Of course there are exceptions. Every city in the world is rewarded with a committed, honest, hard-working and determined civic leader at some point in its history. Thane, Surat, Nagpur, New York and London, all have had the privilege of rare civic leadership – one that has galvanized the work forces, turned `liabilities’ into assets and brought about radical changes in the cities they governed.

Many of these cities have also had the good fortune to have successors aspire to similar levels. Not so everywhere. Thane (near Bombay) is slipping back into the morass it was once in, Bombay was never lifted out of it. So, Bombay will await its turn, for leadership, direction and change.

Even The Public Sectors Lead The Way

As a `member’ of one of India’s recently liberalized, fast-growth private sectors, I know and observe how organizations work these days to survive in a competitive, globalised world. Forget private sector, even public sector companies seem to wake up every morning and work like they are faced with extinction. I refer to oil and gas companies, steel companies, banks and even electricity utilities. They toil like they are possessed, like there is no tomorrow.

Which is not to say that this culture of dedication and commitment has always permeated workforces everywhere. It has not. Not even in the private sector, in some cases only recently. Groups like the Tatas are classic examples of organizations that have shaken themselves up in the post-liberalised era, sometimes violently. Having regularly visited Tata’ headquarters Bombay House a stone’s throw from the beautiful Flora Fountain in south Bombay, I can catalogue how once sleepy and morose offices are today buzzing with activity.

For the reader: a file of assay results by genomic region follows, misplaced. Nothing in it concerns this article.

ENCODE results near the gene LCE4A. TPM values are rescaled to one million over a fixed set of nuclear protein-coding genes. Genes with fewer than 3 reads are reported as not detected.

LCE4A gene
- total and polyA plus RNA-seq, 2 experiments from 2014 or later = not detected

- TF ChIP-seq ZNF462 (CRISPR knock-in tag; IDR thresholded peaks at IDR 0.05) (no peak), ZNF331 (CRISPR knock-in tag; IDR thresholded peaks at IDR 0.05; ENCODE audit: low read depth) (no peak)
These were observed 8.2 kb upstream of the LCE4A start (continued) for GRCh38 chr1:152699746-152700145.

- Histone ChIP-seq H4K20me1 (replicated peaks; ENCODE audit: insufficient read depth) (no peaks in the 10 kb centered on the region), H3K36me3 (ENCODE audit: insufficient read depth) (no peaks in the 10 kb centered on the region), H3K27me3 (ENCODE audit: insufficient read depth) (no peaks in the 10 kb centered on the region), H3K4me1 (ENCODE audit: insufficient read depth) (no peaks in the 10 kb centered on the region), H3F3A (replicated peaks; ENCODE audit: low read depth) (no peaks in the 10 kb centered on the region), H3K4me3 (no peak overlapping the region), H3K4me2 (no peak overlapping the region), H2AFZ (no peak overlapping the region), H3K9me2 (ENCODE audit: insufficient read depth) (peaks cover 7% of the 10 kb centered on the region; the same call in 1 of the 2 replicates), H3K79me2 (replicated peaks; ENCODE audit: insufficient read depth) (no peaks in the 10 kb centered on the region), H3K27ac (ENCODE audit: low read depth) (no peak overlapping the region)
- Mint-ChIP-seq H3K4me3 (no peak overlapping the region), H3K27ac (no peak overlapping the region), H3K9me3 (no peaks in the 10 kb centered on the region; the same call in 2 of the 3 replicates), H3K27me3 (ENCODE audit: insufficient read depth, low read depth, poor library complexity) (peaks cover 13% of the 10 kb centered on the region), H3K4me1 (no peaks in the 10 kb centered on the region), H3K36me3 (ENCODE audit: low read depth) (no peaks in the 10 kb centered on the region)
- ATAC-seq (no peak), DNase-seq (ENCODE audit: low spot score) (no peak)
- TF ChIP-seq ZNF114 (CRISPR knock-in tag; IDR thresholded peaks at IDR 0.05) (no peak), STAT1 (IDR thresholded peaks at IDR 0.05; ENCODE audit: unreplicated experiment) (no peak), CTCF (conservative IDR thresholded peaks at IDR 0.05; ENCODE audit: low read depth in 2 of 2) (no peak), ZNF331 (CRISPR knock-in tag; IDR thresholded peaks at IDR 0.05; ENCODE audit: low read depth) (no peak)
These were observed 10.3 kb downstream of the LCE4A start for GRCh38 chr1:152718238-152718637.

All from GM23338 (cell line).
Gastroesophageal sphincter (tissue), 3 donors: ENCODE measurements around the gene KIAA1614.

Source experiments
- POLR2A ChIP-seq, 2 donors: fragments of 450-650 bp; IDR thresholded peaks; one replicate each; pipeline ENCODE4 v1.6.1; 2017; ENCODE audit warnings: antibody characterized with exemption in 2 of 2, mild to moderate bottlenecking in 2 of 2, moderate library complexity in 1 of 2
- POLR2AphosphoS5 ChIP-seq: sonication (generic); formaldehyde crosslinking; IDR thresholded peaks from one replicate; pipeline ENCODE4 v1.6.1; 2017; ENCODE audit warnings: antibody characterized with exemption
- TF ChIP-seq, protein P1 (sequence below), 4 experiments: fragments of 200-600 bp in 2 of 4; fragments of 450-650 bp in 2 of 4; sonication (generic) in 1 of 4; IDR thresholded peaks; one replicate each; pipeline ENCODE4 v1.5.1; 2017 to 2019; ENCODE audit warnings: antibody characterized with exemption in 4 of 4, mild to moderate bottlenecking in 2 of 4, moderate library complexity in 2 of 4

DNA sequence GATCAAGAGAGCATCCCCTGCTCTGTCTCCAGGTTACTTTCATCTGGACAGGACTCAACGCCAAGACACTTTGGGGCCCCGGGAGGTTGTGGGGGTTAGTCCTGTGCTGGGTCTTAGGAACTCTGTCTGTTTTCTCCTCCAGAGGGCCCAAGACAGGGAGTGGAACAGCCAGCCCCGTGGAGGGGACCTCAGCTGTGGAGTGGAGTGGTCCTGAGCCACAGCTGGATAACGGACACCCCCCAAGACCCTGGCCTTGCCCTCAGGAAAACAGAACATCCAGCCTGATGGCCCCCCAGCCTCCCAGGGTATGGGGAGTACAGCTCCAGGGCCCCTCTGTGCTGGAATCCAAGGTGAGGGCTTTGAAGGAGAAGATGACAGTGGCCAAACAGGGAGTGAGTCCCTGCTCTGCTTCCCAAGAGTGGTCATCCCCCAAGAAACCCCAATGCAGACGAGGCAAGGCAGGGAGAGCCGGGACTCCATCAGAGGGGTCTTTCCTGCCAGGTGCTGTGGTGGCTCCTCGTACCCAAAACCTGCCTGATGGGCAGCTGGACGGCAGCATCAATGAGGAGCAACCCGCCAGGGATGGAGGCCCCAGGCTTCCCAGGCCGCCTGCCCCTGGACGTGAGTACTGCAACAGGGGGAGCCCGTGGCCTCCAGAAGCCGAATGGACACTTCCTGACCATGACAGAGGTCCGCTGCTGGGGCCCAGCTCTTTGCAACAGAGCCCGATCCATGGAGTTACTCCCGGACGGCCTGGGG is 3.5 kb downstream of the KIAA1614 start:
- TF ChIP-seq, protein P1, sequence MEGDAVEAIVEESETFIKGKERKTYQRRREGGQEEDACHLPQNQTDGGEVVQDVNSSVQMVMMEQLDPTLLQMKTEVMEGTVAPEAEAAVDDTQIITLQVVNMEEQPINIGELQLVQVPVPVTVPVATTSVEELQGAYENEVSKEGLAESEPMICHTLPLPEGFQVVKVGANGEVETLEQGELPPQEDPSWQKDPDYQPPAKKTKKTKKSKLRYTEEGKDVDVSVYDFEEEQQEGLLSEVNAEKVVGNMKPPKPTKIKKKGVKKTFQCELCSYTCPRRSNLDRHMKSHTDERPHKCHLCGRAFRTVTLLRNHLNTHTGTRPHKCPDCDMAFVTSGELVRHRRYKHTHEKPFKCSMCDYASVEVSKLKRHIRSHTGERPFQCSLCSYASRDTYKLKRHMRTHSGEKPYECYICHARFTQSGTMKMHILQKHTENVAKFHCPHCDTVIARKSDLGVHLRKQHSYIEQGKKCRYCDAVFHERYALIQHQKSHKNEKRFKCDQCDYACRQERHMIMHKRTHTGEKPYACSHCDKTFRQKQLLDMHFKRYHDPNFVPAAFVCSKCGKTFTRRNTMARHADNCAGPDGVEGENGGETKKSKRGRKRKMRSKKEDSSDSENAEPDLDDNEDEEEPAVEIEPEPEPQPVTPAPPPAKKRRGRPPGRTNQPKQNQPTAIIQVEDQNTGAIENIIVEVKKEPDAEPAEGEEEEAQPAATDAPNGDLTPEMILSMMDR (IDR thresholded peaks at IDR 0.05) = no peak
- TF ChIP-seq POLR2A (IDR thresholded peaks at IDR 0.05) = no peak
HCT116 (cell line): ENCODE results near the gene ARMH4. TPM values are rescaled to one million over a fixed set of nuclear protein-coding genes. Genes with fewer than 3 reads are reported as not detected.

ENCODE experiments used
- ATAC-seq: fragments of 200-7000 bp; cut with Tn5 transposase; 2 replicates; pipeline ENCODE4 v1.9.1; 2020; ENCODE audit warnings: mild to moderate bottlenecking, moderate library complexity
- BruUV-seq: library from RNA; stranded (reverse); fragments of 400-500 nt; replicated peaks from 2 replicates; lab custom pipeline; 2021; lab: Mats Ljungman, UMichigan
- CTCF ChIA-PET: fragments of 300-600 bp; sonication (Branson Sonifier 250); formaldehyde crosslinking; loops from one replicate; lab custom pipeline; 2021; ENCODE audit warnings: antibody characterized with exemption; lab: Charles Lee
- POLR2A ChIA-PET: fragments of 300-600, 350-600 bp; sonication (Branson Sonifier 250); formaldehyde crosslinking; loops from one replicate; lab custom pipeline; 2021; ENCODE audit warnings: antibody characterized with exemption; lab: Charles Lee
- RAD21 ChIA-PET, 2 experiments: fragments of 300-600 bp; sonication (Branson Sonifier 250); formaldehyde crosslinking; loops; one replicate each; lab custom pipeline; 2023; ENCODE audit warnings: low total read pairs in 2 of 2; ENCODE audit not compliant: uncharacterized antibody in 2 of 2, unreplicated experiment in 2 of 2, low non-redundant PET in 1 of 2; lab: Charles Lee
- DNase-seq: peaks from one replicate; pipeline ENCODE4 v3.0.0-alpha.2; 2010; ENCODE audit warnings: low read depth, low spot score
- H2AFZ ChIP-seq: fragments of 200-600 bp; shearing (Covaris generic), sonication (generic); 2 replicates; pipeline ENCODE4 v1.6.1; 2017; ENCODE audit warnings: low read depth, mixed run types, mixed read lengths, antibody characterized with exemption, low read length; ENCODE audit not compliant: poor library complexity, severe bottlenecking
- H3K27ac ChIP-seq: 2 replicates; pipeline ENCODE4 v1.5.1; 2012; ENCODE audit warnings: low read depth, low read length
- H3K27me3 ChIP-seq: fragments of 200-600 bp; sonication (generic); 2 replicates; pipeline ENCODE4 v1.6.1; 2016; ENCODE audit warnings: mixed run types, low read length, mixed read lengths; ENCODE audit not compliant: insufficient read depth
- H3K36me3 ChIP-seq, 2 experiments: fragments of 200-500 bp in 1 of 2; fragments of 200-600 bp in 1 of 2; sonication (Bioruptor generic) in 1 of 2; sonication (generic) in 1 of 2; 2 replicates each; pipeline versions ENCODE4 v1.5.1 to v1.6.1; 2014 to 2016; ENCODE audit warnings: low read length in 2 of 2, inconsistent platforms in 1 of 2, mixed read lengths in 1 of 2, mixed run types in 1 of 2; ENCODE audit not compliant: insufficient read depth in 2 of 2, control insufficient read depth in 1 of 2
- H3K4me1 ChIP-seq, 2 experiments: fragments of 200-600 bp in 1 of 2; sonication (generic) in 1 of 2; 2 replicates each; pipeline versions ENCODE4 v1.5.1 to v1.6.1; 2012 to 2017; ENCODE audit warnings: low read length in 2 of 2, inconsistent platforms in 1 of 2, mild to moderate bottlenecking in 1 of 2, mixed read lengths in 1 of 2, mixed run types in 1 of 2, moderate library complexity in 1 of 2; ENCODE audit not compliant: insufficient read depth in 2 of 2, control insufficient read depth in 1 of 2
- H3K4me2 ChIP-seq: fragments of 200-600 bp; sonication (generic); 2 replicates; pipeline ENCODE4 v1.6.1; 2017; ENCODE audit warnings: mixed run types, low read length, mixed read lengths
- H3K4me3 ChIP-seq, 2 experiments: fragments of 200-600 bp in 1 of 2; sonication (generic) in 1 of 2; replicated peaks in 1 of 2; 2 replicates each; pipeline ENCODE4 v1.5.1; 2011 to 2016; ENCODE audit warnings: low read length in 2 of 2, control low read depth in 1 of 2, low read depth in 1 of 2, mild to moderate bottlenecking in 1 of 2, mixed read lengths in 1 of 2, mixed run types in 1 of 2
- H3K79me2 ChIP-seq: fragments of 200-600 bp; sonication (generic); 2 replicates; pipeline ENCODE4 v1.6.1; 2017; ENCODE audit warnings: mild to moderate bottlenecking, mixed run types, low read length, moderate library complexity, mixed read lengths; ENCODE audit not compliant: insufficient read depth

Its no different in Bangalore. IT & manufacturing organizations, including in the public sector, work to world-class systems and processes. Particularly in manufacturing. Don't forget that in addition to the bleeding edge work being done by IT giants like Intel, Motorola and Texas Instruments, companies like Toyota Kirloskar make critical components for vehicles like the Toyata Prado just two hours away in Bidadi.


The Deadweight

And yet, while all these organisations represent one end of the work-ethic spectrum, the civic and state authorities, whose job it is to support all this, reside on the other. Workers across the country are working like never before (three years of continuous solid growth on most part of corporate India), we are witnessing a decade or two of momentous productivity, the sort that propelled the Koreas, Japans and Chinas into the next big league.


But unlike the Asian giants, we are being pulled back, by the deadweight of terrible civic infrastructure and services. The deadweight of a work-ethic that is in complete variance with the eco-system around it..remember the Bombay Municipal Corporation took two days off after Terrible Tuesday. A deadweight which is forcing organizations to keep backing up as much as possible, from power to other services they can control or purchase.

The solutions are not simple nor will they come overnight. And they can only do so if leaders, business and political work towards a larger cause. Bangalore is a cause, it’s a poster boy for India, the private sector knows so and exploits it. The political class (at least the local, present one) does not care though some politicians have, we know who they are. Bombay is a cause too, if only you looked at it like that. So is Calcutta.